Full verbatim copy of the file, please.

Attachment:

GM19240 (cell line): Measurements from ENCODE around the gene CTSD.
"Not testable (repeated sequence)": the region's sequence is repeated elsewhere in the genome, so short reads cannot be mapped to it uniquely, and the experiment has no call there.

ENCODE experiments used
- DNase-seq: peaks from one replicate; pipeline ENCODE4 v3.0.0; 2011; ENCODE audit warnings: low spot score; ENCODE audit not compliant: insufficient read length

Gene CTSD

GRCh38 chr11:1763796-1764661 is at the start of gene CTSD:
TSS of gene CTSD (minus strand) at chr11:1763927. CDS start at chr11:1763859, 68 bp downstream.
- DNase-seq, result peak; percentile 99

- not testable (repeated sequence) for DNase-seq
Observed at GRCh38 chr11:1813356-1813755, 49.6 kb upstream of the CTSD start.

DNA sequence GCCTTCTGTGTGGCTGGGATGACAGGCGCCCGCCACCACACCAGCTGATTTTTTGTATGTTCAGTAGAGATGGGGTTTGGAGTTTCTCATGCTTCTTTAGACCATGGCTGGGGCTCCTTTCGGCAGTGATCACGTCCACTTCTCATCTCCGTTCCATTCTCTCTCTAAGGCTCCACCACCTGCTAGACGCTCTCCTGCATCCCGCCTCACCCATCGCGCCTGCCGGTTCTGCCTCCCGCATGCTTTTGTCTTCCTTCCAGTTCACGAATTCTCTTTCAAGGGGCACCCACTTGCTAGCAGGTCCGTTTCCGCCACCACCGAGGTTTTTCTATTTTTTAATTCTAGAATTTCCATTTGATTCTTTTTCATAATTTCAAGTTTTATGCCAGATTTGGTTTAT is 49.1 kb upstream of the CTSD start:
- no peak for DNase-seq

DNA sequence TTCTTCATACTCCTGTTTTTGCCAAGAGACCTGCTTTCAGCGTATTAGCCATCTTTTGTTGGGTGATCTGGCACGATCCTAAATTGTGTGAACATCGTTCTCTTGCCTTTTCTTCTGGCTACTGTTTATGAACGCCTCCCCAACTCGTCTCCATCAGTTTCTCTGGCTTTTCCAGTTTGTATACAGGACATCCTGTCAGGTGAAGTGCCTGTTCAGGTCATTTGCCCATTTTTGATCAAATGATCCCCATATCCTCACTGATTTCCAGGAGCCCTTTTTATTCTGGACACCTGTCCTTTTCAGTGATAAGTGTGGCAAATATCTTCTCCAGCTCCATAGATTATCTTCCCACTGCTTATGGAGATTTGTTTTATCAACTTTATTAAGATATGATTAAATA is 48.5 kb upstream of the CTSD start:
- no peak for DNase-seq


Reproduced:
GM19240 (cell line): Measurements from ENCODE around the gene CTSD.
"Not testable (repeated sequence)": the region's sequence is repeated elsewhere in the genome, so short reads cannot be mapped to it uniquely, and the experiment has no call there.

ENCODE experiments used
- DNase-seq: peaks from one replicate; pipeline ENCODE4 v3.0.0; 2011; ENCODE audit warnings: low spot score; ENCODE audit not compliant: insufficient read length

Gene CTSD

GRCh38 chr11:1763796-1764661 is at the start of gene CTSD:
TSS of gene CTSD (minus strand) at chr11:1763927. CDS start at chr11:1763859, 68 bp downstream.
- DNase-seq, result peak; percentile 99

- not testable (repeated sequence) for DNase-seq
Observed at GRCh38 chr11:1813356-1813755, 49.6 kb upstream of the CTSD start.

DNA sequence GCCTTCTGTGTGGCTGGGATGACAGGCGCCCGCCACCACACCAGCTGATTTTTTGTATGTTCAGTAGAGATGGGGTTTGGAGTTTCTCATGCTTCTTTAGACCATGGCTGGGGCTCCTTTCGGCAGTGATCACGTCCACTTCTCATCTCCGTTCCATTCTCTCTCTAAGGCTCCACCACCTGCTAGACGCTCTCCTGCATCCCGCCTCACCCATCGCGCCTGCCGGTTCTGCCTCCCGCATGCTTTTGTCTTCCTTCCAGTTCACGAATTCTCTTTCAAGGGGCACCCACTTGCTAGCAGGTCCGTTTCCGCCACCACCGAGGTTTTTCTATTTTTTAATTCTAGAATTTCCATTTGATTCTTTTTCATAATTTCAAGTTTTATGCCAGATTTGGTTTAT is 49.1 kb upstream of the CTSD start:
- no peak for DNase-seq

DNA sequence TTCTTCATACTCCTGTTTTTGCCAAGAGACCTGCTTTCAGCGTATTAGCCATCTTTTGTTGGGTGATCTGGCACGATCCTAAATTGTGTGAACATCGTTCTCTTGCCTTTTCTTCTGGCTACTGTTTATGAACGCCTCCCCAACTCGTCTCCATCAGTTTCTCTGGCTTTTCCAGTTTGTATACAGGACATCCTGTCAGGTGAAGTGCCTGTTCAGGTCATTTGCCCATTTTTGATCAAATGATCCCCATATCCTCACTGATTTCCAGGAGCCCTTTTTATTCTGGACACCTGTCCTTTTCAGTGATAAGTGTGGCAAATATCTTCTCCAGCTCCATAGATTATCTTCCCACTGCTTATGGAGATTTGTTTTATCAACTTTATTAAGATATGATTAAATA is 48.5 kb upstream of the CTSD start:
- no peak for DNase-seq